Wednesday is the worst day of any playoff week. Pure excitement propels you through Monday. Tuesday, you settle down a bit and read every article about each team on the internet, including Prodigy and iVillage, but not the Buenes Aires Times because for some reason their American sports articles are behind a pay wall. Thursday means the weekend is almost here and odds are some second year lineman has said something foolish by now for entertainment. You float through Friday knowing each minute brings you closer to kickoff. Plans are finalized, beer and soda is procured, lucky socks cleaned. (Unless part of their luck is always being dirty, in which case you fumigate your lucky socks.)
Wednesday though? Drudgery. You’ve tapped out on all the adrenaline from Sunday. Injury reports about players you already knew were out. The NFL Network’s “Sound FX” is just Rex Ryan swearing and “Oooo, doggie!” for 30 minutes.
Doesn’t mean playoff Wednesday can’t be amusing. Me? I wrote a little poem for a Seattle fan who said his love for the Seahawks would never be matched by a Steelers fan. (Link NSFW.)
My Love for the Seahawks is a Delicate Flower
~a poem by m. ufford
In the darkest of hearts, grows a flower.
Thin yet hearty, delicate but plentiful,
Lush where the land is rocky.
Pink cheeked Hasselbeck,
Pink leafed Coast Rhodendron.
Truest tests and truest love
Reveal their strength.
Wind from the sea,
Wind from the pass rush,
Both will bend, blossoms blowing.
Ground rumbling underneath my feet.
Pick them both and offer them up to sun,
Only to watch them die.
So that was kind of fun, but really, I’m ready for playoff Thursday to hurry up and get here.
Spicy Peanut Butter Honey Chicken Tenders
This recipe was inspired by the good people at the Peanut Butter Company Sandwich Shop in New York City. They also sell their own line of products, for which they posted a recipe using their “Bees Knees” honey variety of peanut butter. Unfortunately, the weekend I planned on making this dish, I could not find their peanut butter at any of the stores listed in their directory here in LA. (Which is a pity, because it is supposedly carried at the Gelson’s and the Ralph’s right by my place.) Since I had already bought the buttermilk and the chicken and already had peanut butter and honey at home, I thought I’d go ahead and make my own version. If you happen to near a store that sells this brand and you make this chicken, please let me know how it turns out.Â I’m going to keep my eyes peeled in case Bees Knees reappears on the shelves here in Southern California.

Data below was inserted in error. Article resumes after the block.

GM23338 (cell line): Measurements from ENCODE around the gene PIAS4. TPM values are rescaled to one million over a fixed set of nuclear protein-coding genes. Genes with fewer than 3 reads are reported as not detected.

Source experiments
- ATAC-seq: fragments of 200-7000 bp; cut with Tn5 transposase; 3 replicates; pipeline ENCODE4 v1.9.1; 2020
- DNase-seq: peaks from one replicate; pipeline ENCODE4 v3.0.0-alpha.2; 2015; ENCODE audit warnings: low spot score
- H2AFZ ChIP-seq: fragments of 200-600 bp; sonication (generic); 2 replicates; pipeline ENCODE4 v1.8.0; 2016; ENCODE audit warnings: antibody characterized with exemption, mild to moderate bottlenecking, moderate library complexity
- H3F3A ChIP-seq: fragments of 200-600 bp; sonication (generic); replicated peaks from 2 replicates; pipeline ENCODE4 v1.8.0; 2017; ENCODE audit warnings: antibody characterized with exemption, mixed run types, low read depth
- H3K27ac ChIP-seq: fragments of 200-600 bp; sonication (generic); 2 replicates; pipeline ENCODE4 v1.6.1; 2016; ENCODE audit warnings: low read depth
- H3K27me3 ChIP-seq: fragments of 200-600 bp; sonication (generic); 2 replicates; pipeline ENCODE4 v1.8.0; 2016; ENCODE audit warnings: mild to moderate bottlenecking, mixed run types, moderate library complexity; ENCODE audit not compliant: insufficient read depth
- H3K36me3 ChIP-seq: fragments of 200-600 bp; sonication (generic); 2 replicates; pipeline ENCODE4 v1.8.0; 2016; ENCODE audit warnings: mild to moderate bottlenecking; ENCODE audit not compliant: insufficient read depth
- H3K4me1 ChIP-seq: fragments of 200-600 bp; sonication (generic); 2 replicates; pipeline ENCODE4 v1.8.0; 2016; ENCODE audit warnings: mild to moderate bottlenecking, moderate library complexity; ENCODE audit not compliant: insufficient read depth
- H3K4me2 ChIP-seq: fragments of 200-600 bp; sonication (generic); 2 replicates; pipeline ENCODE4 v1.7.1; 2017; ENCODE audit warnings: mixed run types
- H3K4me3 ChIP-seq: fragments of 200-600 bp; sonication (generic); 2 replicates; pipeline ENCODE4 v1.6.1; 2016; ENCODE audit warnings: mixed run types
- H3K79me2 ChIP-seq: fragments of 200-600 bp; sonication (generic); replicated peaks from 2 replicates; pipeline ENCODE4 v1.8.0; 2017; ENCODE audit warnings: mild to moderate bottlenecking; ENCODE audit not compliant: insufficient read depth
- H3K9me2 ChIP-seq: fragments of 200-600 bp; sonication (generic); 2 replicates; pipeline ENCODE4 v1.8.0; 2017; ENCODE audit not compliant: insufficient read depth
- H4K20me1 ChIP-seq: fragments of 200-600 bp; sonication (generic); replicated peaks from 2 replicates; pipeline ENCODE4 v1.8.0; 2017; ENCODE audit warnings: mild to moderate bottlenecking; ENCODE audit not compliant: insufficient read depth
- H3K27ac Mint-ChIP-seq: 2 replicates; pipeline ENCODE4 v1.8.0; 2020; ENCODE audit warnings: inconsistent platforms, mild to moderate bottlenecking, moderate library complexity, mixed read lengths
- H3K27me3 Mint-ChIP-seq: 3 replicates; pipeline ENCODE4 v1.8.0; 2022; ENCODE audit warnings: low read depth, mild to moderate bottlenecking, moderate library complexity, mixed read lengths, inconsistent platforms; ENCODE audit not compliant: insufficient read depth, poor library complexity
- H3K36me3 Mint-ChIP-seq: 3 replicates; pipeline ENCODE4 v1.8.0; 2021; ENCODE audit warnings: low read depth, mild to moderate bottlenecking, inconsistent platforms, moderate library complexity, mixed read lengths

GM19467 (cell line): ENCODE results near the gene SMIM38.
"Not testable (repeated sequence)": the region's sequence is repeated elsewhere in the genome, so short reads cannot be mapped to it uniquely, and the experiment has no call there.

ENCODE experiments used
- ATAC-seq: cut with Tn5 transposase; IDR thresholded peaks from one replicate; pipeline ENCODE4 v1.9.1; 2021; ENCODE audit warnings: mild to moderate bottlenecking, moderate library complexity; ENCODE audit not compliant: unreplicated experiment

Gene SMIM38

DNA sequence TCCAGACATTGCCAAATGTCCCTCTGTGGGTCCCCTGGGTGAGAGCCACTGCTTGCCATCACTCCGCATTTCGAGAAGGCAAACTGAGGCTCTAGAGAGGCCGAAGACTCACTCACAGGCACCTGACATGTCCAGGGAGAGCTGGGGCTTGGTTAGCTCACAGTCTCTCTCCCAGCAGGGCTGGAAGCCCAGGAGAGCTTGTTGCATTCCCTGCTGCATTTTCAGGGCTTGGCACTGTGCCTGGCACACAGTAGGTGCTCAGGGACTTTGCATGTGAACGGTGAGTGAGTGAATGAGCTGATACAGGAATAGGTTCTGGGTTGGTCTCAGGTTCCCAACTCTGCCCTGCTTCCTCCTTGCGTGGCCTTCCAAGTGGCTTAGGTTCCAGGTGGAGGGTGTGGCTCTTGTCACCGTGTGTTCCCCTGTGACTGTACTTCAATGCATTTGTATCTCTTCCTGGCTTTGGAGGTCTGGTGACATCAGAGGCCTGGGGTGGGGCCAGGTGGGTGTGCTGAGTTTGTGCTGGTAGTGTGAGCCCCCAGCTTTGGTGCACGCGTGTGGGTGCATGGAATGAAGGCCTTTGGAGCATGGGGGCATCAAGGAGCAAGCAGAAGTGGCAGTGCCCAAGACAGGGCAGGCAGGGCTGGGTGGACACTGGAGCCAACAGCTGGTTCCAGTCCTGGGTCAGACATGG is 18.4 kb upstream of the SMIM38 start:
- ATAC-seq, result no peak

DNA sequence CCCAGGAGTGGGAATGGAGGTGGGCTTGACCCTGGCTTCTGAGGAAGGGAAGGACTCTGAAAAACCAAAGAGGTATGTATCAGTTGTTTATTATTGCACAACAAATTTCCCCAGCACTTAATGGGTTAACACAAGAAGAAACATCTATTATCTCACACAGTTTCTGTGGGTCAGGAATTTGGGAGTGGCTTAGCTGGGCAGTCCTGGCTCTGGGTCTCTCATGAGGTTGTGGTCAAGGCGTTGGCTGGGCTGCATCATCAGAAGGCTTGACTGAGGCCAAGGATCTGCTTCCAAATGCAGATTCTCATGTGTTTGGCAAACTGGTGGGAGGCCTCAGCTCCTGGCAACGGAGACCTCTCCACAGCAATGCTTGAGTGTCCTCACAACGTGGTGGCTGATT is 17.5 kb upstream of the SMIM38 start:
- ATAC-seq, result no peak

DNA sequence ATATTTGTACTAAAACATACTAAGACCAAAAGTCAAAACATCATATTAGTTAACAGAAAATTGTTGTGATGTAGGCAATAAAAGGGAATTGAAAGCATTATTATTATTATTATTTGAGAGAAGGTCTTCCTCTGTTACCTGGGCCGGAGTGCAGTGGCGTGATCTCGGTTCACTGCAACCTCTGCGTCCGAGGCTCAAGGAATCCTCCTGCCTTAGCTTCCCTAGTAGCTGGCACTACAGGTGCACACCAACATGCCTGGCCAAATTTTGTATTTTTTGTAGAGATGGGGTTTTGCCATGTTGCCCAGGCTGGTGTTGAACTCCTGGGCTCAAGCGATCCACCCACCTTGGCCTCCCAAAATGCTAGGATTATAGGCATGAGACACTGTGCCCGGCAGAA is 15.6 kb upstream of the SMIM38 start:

A few changes to their recipe: I used the spice mixture I tried earlier this year for the steak fingers since we tend to like things a little hot around here, and upped the cinnamon, all spice and cayenne. Used boneless chicken instead of bone-in, as it’s easier for a platter and then you don’t have guests in front of your TV struggling with bones. (Although if I was going to make a cold chicken and wanted it bone-in for a tailgate, this recipe would be it.)
And generally when you make this type of fry batter it is best to use an egg to help with the binding process, but I omitted it in the recipe without any loss of consistency or breading during cooking. So if you want to toss a raw beaten egg into the batter, that’s up to you and your cooking habits and preferences.
1 cup buttermilk
1/2 cup peanut butter
2 tablespoons honey
1 teaspoon garlic powder
1 teaspoon Old Bay (optional)
1 teaspoon ground pepper
1 teaspoon kosher salt
1 teaspoon chili powder
1/2 teaspoon cinnamon
1/2 teaspoon all spice
1/4 teaspoon cayenne pepper
2-2 1/2 pounds boneless chicken, breast and thighs, trimmed into 2-3 inch pieces
2-3 cups flour
Herb, spice and salt mixture (Use a small dash of all the dry ingredients used in the buttermilk marinade to carry the flavors forward.)*
3-4 cups of canola or vegetable oil for frying
In large bowl, combine the seasonings, buttermilk, peanut butter and honey.
Mix together until smooth. Give your batter a quick taste test now, because once you fill the bowl with raw chicken, it’s best not to taste it. So if you’re going to want to adjust any of the seasonings, now is the time.
See? Now it’s not safe for tasting. Make sure the chicken is completely coated by giving it a good, firm stir. Feeling funky, go ahead and cabbage patch over the bowl holding the spoon. That should work.
(Unless I’ve been cabbage-patching the wrong way all these years, which, I probably have.)